Iran's new finance and economic minister said today his country's once flourishing economy is "not at the brink of financial disaster but is approaching it".

Rostam Pirasteh acknowledged that the country is in "technical default" on some multimillion-dollar loans as Prime Minister Shahpour Bakhtiar sought to maintain ebbing confidence in his government's fortunes. On the eve of a critical, twice-postponed parliamentary debate, Bakhtiar apparently had failed again to persuade retired general Freydoun Jam to stay in the Cabinet as war minister while military and religious rivals to Bakhtiar maintained outright opposition to his government.

Another retired general was unofficially reported to have been recruited to replace the reluctant Jam for the key post designed to win over defiant military leaders.

Pirasteh told journalists that the defaults are due solely to crippling strikes that are part of the opposition's efforts to force Shah Mohammad Reza Pahlavi to leave the country, perhaps for good.

The minister insisted Iran would meet its obligations. "We have the money," he said.

He dismissed as exaggerated published reports that Iran was in default on $9 billion in loans, and also denied that foreign exchange reserves had declined from more than $10 billion in mid-October to $4.5 billion at present. He declined to say where the reserves stand.

Bakhtiar will present parliament with a package of tax reforms and other incentives Thursday designed to get Iranians back to work and isolate political extremists determined to keep the country shut down, he said.

He reaffirmed the government's determination to cut back on the shah's massive arms purchases, saying that Iran faces a choice between guns and butter.

But the forthright assertions took on an air of unreality against the background of seemingly insurmountable obstacles facing the Bakhtiar government even if both houses of parliament give it a vote of confidence.

With as many as 25 members of the once-docile, pro-shah lower house signed up to criticize Bakhtiar, and not a single member thought ready to defend him, the 63-year-old liberal politican's chances were far from bright.

The armed forces and the Shiite Moslem leadership -- the bitterly antoganistic forces that carry far greater weight than the actions of parliament -- were outwardly critical of Bakhtiar.

Nor has Bakhtiar improved his chances by the Jam incident. Jam had insisted on control of the armed forces, which neither hard-line generals nor the shah were said to have found acceptable.

Many had looked to Jam as the only man capable of reconciling the military to the shah's often delayed departure abroad, which many observers believe might be tantamount to his abdication.

About 20 hard-line generals went on record opposing the shah's departure during a meeting with the 59-year-old sovereign in his palace Monday. But informed sources close to his wife suggested he might be leaving next Monday if the government is approved by both houses of parliament.

There was no official confirmation of this rumor and the palace has insisted the monarch will leave only in a week or 10 days if the Bakhtiar government has settled in.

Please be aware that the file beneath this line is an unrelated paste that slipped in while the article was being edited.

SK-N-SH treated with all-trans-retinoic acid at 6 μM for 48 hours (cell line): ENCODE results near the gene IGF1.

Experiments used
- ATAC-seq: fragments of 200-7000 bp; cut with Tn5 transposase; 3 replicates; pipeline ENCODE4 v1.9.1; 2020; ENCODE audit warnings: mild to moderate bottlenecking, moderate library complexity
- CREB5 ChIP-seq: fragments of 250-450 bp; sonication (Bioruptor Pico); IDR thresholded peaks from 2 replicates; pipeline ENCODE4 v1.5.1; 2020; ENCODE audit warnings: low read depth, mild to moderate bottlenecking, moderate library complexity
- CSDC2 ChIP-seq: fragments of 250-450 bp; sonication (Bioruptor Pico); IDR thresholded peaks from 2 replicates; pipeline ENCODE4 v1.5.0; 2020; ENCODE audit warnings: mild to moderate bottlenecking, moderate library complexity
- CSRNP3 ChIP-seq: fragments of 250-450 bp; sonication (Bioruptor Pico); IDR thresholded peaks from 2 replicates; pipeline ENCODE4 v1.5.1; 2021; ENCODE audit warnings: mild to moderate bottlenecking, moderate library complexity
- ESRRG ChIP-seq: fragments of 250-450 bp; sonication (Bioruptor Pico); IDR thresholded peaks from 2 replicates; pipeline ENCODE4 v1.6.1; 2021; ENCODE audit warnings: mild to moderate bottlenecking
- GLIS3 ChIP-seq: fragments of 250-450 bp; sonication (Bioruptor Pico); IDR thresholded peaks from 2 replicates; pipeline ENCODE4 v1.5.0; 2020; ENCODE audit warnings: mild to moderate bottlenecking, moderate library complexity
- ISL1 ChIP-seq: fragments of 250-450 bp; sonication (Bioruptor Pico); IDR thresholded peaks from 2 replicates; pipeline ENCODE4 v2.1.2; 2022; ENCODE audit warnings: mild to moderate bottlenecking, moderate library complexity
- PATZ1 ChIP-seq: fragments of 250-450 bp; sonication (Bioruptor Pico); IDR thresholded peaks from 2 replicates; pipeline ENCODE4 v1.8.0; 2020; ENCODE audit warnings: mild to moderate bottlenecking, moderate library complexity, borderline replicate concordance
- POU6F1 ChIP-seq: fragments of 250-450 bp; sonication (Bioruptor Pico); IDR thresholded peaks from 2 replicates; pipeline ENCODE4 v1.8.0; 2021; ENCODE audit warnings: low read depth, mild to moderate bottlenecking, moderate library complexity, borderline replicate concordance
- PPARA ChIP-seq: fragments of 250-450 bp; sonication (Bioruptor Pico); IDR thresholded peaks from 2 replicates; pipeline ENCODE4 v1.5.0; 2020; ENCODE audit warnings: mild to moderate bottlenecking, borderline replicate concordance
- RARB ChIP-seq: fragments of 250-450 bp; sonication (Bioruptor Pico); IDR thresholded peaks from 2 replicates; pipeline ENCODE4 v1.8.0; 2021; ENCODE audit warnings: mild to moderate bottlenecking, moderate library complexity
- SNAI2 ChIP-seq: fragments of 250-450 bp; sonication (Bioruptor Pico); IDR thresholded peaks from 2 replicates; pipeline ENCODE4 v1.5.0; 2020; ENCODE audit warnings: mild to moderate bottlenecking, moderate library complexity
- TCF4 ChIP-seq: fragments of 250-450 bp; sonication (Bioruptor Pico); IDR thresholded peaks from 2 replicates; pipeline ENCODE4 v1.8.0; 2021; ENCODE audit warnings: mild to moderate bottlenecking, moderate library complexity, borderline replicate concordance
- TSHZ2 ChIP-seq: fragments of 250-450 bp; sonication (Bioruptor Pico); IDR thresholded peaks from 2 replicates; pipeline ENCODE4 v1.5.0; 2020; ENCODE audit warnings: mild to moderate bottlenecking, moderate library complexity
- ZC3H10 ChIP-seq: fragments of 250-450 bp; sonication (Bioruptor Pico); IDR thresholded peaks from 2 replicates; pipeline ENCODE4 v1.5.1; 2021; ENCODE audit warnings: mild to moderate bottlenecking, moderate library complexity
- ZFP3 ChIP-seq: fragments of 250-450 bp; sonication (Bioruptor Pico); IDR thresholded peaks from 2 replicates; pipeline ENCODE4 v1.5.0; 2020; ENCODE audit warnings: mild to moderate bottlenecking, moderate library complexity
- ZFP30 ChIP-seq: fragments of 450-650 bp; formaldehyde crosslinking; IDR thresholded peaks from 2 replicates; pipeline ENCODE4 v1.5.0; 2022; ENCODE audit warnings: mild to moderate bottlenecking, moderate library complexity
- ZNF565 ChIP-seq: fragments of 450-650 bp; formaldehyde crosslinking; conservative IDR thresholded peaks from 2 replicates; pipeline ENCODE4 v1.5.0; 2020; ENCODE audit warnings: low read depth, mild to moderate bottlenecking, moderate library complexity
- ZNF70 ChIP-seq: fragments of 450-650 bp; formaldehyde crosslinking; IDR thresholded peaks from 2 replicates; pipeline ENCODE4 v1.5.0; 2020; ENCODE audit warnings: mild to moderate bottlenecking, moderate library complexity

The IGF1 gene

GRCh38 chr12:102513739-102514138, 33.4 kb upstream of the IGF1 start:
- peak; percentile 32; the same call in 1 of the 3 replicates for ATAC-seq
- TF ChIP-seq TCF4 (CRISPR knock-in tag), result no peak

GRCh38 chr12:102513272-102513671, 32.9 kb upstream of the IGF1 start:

Public distrust of the monarch is so deep that many Iranians remain convinced the shah even now thinks he can maneuver his way through the current situation and remain in power.

The shah did little to discourage such speculation in a recent interview with the Paris newspaper Le Figaro. He was said to have conceded that he had been tempted to try to repeat his 1953 experience in which he went aboabroad only to be put back on the throne in a CIA-backed coup. He added he had rejected the thought because of the bloodshed he feared it would involve.

In a day marked by a power cut of nearly five hours -- due to heavy snow collapsing transmission lines from a hydroelectric dam and the exhaustion of fuel for two gas-operated power plants near Tehran -- the only good news was on the oil front.

Mehdi Bazargan, the opposition leader close to the religious movement, scored a substantial success in persuading refinery workers to end their strikes and go back to work.

Resuming refinery production throughout the country could alleviate the critical shortages that have forced Iranians to wait in long lines for gasoline and kerosene used for heating and cooking.

But heating fuel was not expected to be in sufficient supply before spring -- although some gasoline supplies were likely to be restored in a week to 10 days -- according to oil sources.

In other developments, informed sources said the Bakhtiar government is "almostcertain" to replace Ardeshir Zahedi as ambassador to the United States as part of a shakeup of ambassadors.

A Zahedi aide denied the ambassador had resigned and insisted he is still planning to return to his Washington post after a six-week visit during which he has sought to rally hardline military support for the shah.

Once again demonstrations took place in various provincial cities, but all were reported peaceful.

In a sign of the times, a foreign banker walked through the darkened Finance Ministry building without meeting a doorman or any other living soul.

"I had the run of the place with my banker's briefcase," he said, "looking every inch the foreign intruder," whose presence has been denounced by more xenophobic elements of the Iranian opposition.

Newspapers began printing personal advertisements from Iranians denying they are members of SAVAK, the secret police, or protesting they have not legally transferred funds abroad.